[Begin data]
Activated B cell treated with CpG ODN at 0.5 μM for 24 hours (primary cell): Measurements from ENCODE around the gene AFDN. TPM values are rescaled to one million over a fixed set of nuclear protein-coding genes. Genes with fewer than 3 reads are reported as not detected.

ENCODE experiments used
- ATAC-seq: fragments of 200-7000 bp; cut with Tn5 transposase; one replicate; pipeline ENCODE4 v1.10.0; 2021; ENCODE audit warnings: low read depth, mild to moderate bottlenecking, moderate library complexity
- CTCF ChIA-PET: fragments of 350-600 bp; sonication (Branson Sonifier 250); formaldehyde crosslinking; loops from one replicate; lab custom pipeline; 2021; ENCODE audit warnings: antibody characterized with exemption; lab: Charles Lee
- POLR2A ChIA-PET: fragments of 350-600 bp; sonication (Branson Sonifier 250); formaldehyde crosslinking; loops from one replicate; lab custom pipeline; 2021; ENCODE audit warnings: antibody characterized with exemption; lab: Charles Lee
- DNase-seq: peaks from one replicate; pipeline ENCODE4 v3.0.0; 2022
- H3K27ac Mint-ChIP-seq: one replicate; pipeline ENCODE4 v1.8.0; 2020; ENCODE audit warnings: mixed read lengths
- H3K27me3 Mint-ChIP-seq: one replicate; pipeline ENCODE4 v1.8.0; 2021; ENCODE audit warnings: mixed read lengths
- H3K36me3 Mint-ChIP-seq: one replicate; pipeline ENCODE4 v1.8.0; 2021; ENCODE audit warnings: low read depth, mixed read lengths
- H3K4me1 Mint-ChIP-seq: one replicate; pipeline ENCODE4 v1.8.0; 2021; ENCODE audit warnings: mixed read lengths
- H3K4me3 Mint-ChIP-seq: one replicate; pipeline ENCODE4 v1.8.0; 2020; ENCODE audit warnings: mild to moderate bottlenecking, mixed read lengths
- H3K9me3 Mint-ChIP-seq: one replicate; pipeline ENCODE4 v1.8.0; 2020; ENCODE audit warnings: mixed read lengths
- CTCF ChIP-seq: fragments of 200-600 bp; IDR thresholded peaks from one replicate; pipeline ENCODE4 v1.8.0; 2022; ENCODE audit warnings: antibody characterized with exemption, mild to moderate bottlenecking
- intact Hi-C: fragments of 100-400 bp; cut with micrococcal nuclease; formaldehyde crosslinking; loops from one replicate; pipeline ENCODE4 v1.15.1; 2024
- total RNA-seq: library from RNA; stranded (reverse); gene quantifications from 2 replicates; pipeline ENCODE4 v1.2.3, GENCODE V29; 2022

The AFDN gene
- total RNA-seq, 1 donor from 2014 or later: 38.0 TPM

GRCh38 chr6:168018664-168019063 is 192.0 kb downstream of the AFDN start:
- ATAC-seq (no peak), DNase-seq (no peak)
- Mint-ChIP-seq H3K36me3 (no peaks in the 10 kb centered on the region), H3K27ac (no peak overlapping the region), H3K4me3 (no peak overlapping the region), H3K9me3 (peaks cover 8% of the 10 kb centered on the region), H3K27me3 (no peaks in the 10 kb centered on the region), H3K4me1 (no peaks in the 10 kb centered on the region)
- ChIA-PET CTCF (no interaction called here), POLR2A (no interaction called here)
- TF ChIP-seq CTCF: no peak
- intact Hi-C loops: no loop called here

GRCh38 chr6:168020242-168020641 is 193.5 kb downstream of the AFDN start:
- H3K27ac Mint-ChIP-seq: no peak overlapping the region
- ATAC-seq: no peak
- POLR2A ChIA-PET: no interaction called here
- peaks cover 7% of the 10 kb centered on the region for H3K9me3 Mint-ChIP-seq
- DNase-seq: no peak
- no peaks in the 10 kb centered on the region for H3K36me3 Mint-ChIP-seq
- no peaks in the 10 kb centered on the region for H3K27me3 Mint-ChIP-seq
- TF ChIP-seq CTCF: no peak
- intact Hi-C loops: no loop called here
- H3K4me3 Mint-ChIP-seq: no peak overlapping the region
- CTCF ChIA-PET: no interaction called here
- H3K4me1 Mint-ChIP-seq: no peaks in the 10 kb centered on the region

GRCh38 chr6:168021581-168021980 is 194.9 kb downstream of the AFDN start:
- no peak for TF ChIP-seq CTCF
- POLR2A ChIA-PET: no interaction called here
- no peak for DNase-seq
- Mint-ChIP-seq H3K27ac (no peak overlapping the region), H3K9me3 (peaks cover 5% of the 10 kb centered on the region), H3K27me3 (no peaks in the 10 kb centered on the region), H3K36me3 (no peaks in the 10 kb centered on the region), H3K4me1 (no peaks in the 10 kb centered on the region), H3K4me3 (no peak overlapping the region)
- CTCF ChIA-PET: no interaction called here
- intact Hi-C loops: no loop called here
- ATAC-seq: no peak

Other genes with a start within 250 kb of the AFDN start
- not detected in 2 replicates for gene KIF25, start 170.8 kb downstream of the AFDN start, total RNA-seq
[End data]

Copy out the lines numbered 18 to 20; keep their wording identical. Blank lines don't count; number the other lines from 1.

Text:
GRCh38 chr6:168018664-168019063 is 192.0 kb downstream of the AFDN start:
- ATAC-seq (no peak), DNase-seq (no peak)
- Mint-ChIP-seq H3K36me3 (no peaks in the 10 kb centered on the region), H3K27ac (no peak overlapping the region), H3K4me3 (no peak overlapping the region), H3K9me3 (peaks cover 8% of the 10 kb centered on the region), H3K27me3 (no peaks in the 10 kb centered on the region), H3K4me1 (no peaks in the 10 kb centered on the region)